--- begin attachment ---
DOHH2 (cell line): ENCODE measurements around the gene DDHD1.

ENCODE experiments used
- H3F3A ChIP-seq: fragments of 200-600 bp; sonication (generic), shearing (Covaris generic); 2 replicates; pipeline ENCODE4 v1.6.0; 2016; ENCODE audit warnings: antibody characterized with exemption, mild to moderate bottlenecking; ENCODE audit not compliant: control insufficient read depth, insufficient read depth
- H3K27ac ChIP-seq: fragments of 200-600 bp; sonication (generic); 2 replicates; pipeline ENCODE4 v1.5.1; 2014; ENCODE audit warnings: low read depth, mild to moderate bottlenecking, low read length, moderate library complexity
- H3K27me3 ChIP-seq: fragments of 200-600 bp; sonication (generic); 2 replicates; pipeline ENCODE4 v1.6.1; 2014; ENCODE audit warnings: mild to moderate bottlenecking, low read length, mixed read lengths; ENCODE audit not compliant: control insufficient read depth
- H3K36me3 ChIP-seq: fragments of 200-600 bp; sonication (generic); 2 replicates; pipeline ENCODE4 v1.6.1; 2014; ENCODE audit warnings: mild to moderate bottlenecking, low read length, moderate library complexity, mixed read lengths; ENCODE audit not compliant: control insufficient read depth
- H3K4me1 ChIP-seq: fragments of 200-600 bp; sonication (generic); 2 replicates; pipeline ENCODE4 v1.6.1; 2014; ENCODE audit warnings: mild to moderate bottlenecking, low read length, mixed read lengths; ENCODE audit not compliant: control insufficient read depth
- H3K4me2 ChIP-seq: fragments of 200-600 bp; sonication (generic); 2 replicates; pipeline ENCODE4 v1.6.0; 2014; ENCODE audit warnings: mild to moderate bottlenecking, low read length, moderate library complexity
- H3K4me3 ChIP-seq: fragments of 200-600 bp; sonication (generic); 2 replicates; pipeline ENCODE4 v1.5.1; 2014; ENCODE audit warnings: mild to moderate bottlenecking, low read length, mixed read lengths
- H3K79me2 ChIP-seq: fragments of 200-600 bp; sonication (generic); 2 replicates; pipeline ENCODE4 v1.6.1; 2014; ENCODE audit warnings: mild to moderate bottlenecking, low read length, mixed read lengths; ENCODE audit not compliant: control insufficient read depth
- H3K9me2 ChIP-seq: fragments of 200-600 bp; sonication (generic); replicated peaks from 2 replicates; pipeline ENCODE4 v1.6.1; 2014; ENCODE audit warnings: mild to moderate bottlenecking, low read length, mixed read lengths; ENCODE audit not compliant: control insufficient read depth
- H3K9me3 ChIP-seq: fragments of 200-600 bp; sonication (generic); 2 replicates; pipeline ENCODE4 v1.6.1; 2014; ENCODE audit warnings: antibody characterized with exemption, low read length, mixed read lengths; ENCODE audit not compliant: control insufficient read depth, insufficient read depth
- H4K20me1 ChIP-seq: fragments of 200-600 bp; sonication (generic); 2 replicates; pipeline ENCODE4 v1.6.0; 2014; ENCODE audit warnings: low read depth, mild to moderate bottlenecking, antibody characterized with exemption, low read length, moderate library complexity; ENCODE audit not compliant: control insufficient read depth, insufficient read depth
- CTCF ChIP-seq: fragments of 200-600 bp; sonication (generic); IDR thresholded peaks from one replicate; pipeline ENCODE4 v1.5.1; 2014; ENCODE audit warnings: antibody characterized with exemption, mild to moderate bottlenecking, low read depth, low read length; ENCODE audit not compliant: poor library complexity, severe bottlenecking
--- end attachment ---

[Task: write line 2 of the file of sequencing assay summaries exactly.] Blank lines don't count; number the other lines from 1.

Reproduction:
ENCODE experiments used